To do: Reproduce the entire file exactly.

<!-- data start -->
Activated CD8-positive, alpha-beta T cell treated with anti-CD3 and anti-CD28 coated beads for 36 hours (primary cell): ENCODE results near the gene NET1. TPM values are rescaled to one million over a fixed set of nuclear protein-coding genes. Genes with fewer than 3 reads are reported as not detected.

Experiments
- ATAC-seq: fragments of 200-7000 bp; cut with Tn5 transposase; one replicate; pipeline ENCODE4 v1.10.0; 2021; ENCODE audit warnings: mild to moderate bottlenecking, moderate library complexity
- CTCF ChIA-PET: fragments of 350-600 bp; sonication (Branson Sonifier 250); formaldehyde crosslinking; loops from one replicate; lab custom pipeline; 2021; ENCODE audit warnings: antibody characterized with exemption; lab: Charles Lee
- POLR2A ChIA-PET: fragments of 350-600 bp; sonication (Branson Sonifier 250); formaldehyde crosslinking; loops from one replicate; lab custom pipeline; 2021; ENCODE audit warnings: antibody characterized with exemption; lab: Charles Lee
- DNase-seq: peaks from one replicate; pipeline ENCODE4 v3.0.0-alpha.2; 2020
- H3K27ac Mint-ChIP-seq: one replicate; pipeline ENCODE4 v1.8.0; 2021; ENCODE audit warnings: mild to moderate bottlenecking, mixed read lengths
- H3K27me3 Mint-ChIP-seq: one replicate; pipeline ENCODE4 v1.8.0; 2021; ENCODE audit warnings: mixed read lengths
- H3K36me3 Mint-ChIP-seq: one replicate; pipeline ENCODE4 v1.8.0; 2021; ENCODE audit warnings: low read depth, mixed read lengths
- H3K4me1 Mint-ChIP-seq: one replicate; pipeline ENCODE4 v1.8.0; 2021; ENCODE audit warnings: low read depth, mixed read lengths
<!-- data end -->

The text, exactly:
Activated CD8-positive, alpha-beta T cell treated with anti-CD3 and anti-CD28 coated beads for 36 hours (primary cell): ENCODE results near the gene NET1. TPM values are rescaled to one million over a fixed set of nuclear protein-coding genes. Genes with fewer than 3 reads are reported as not detected.

Experiments
- ATAC-seq: fragments of 200-7000 bp; cut with Tn5 transposase; one replicate; pipeline ENCODE4 v1.10.0; 2021; ENCODE audit warnings: mild to moderate bottlenecking, moderate library complexity
- CTCF ChIA-PET: fragments of 350-600 bp; sonication (Branson Sonifier 250); formaldehyde crosslinking; loops from one replicate; lab custom pipeline; 2021; ENCODE audit warnings: antibody characterized with exemption; lab: Charles Lee
- POLR2A ChIA-PET: fragments of 350-600 bp; sonication (Branson Sonifier 250); formaldehyde crosslinking; loops from one replicate; lab custom pipeline; 2021; ENCODE audit warnings: antibody characterized with exemption; lab: Charles Lee
- DNase-seq: peaks from one replicate; pipeline ENCODE4 v3.0.0-alpha.2; 2020
- H3K27ac Mint-ChIP-seq: one replicate; pipeline ENCODE4 v1.8.0; 2021; ENCODE audit warnings: mild to moderate bottlenecking, mixed read lengths
- H3K27me3 Mint-ChIP-seq: one replicate; pipeline ENCODE4 v1.8.0; 2021; ENCODE audit warnings: mixed read lengths
- H3K36me3 Mint-ChIP-seq: one replicate; pipeline ENCODE4 v1.8.0; 2021; ENCODE audit warnings: low read depth, mixed read lengths
- H3K4me1 Mint-ChIP-seq: one replicate; pipeline ENCODE4 v1.8.0; 2021; ENCODE audit warnings: low read depth, mixed read lengths